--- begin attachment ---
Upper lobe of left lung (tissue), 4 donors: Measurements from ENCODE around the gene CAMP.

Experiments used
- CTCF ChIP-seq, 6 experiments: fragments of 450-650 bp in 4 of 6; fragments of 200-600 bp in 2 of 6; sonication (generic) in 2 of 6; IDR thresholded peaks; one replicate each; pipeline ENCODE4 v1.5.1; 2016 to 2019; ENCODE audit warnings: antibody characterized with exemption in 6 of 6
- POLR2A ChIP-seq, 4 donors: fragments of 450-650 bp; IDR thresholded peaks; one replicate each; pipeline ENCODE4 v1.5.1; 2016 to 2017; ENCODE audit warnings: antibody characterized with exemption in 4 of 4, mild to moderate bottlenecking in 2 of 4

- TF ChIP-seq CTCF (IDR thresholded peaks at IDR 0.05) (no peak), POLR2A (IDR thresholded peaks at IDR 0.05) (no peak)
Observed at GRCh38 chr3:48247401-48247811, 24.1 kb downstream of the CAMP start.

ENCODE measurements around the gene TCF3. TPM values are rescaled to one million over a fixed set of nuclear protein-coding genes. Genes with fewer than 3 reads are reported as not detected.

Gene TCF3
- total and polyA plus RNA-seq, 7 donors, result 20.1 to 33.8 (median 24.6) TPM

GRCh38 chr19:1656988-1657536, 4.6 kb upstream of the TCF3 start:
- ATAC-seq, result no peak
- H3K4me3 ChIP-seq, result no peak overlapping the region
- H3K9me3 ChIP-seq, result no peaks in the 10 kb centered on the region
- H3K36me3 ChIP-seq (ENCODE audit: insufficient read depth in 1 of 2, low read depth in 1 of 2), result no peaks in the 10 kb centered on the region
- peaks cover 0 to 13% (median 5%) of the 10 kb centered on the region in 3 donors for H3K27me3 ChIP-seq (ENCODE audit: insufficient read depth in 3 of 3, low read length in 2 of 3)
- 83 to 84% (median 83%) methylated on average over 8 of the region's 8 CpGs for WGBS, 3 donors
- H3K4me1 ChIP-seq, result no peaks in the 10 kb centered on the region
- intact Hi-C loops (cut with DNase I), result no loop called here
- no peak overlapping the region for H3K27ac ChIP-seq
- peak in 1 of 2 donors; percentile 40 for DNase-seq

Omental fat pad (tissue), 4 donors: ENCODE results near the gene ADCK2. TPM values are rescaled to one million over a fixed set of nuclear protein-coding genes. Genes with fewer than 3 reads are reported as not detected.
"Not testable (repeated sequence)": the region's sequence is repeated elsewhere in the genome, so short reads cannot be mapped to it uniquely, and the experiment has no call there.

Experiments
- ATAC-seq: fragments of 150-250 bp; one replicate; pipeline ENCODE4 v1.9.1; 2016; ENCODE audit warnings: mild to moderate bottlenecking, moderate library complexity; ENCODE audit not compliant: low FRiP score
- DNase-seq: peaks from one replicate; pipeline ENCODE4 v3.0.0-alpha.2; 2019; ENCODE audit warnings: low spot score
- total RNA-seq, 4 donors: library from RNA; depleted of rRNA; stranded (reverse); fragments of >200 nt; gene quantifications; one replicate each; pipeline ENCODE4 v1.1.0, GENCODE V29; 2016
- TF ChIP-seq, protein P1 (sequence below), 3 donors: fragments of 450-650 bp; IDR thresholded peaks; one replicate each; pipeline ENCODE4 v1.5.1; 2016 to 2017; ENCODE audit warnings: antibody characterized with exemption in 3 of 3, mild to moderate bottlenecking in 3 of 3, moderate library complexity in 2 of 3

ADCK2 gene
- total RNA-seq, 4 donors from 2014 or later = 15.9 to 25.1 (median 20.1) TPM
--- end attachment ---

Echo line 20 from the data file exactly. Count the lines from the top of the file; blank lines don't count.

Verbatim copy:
- peak in 1 of 2 donors; percentile 40 for DNase-seq